The periodic table of elements is one of humankind’s iconic symbols. Despite the fact that you may only know the names and properties of several elements, you no doubt recognize the grid. Theodore Gray takes this famous table to a new artistic standard in his now world-renowned book The Elements: A Visual Exploration of Every Known Atom in the Universe. A bright and glossy black tome with a single element on each open 2-page spread, this is a great beginners resource for the visual depiction in high resolution photographs (if possible) and written description of each element. Accompanying each page are things in the world that are made up of the element. From common metals used in jewelry like silver and gold to rare earth metals like Lanthanum whose oxidation lights up camping lanterns, each element includes stories of how these elements are interesting to many more than just chemists.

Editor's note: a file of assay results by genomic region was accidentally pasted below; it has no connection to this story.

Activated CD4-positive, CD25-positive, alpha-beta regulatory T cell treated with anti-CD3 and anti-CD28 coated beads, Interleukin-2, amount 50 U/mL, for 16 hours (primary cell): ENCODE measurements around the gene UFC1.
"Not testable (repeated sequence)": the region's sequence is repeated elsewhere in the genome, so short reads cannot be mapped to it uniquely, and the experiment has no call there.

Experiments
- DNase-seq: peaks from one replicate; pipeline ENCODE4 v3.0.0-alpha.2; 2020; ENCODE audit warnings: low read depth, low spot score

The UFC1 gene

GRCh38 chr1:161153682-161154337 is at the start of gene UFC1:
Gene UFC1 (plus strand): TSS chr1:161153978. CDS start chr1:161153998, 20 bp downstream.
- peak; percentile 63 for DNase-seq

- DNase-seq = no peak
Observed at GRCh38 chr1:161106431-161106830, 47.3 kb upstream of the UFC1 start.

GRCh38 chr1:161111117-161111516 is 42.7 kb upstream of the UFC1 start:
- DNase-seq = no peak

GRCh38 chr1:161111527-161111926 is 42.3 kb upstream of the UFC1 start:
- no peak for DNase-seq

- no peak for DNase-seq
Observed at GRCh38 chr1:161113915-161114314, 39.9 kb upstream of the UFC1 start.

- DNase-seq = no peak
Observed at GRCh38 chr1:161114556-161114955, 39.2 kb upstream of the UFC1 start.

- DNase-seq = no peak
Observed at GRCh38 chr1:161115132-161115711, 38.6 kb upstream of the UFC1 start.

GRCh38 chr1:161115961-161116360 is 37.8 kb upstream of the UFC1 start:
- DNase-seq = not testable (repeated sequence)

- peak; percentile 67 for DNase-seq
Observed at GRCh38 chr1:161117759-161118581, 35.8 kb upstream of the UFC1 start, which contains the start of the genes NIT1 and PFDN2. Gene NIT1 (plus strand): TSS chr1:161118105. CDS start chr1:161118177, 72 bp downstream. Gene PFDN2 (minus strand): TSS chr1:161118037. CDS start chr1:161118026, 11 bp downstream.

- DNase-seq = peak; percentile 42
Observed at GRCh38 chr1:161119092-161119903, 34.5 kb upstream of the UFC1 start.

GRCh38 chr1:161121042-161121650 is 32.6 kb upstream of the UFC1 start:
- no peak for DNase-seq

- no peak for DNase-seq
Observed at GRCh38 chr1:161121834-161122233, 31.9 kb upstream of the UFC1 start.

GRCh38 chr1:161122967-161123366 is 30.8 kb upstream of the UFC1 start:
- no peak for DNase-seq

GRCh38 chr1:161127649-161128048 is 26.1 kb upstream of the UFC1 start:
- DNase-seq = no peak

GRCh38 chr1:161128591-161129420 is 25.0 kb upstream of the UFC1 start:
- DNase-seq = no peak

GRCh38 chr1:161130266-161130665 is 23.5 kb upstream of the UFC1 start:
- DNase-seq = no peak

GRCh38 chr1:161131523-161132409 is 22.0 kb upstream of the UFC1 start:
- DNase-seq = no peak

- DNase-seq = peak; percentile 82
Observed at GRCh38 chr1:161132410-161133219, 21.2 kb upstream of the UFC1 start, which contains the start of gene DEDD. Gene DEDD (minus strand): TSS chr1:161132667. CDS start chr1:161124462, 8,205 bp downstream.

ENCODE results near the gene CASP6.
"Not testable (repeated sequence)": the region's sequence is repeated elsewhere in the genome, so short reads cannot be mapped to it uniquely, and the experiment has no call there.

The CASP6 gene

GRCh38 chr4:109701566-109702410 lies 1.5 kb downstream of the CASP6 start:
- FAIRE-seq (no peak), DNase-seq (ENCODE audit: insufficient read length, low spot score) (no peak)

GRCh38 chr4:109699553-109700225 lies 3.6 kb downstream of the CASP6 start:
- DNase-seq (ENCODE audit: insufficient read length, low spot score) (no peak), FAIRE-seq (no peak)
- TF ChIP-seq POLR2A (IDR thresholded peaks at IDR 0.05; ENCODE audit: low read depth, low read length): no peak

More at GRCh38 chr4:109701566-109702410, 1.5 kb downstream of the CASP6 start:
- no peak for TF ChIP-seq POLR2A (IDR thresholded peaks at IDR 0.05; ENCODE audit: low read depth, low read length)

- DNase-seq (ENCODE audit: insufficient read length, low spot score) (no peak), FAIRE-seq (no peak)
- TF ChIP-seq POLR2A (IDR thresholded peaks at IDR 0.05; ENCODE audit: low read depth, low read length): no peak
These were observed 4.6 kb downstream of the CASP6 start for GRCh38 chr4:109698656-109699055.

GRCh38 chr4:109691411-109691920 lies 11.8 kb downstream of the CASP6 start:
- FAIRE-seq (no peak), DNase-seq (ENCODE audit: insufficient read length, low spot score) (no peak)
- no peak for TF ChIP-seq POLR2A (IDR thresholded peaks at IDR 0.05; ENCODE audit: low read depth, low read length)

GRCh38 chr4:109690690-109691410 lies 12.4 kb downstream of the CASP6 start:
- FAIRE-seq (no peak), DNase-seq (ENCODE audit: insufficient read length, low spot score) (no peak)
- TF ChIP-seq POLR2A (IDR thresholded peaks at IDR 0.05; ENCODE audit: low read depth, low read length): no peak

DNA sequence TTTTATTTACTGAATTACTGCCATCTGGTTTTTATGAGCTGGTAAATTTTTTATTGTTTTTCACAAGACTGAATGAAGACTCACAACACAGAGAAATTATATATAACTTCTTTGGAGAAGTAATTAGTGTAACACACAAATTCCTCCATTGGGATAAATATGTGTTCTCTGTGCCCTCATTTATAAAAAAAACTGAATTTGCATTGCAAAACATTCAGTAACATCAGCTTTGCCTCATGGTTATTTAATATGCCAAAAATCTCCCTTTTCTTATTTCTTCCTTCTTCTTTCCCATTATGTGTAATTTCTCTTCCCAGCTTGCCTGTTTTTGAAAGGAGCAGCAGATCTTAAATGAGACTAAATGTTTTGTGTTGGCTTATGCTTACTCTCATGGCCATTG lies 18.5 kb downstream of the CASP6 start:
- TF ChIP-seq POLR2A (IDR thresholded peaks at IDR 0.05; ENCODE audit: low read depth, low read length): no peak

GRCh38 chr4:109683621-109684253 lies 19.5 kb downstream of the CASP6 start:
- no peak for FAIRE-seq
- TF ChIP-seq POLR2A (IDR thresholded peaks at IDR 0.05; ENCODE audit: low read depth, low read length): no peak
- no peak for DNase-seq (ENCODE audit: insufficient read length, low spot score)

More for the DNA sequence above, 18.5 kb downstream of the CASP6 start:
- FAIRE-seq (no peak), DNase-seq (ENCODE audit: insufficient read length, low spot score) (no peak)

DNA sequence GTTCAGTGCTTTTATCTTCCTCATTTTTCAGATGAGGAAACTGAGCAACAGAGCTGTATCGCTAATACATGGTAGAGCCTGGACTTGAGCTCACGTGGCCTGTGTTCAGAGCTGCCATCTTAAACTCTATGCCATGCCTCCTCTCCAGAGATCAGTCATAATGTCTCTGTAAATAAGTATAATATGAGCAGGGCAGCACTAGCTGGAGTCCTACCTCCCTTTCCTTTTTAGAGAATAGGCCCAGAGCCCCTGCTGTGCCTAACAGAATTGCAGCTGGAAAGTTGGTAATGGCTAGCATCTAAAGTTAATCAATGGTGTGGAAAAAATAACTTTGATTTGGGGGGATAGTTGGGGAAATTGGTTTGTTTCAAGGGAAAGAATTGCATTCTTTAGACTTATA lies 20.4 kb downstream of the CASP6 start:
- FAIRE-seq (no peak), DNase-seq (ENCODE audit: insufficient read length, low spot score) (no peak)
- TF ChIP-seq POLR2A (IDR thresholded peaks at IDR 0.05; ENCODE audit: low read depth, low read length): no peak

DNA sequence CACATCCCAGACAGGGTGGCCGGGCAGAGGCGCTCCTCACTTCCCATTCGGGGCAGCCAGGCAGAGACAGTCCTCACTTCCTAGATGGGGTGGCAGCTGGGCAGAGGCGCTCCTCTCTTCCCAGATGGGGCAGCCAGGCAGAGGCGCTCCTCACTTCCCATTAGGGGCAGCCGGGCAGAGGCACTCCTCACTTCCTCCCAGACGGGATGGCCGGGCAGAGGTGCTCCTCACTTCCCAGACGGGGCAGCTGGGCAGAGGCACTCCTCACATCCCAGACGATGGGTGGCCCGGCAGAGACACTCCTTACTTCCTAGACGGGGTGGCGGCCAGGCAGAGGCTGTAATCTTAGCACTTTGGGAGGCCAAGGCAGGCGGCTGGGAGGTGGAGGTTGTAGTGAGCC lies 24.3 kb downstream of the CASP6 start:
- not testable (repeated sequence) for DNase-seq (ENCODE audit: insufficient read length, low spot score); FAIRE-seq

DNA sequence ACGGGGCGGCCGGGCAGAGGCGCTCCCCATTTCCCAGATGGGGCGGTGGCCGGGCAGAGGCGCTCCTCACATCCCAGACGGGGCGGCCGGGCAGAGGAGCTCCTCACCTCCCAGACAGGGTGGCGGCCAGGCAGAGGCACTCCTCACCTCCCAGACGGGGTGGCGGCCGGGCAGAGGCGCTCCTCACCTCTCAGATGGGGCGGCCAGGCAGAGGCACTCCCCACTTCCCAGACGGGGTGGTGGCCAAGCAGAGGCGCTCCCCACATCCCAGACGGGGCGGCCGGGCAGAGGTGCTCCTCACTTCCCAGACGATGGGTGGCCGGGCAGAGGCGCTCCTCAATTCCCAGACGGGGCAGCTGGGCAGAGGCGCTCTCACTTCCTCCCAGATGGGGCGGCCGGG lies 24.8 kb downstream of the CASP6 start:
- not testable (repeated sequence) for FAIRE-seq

If you or your kids are more digitally stimulated, there is also an iPad app ($13.99) that includes each page of The Elements book in HD. Or visit www.periodictable.com for free interactive fun with the elements. On this website, you can also purchase posters, placemats, and cards to enhance your child’s chemistry IQ.
A great companion activity to The Elements, is this 1000 piece puzzle that I recently put together. As you and your child add pieces to the puzzle, searching for similar-looking elements and browsing each name, symbol, and atomic number, I suggest looking up each element in the book or iPad app. When adding a new element to the puzzle, make sure to discuss what the element is and what it makes up in the world. Shout out, “I found Europium!” when adding this flaky rock to the puzzle, “And Europium creates fluorescence in light bulbs!”
Who knew chemistry could be so much fun!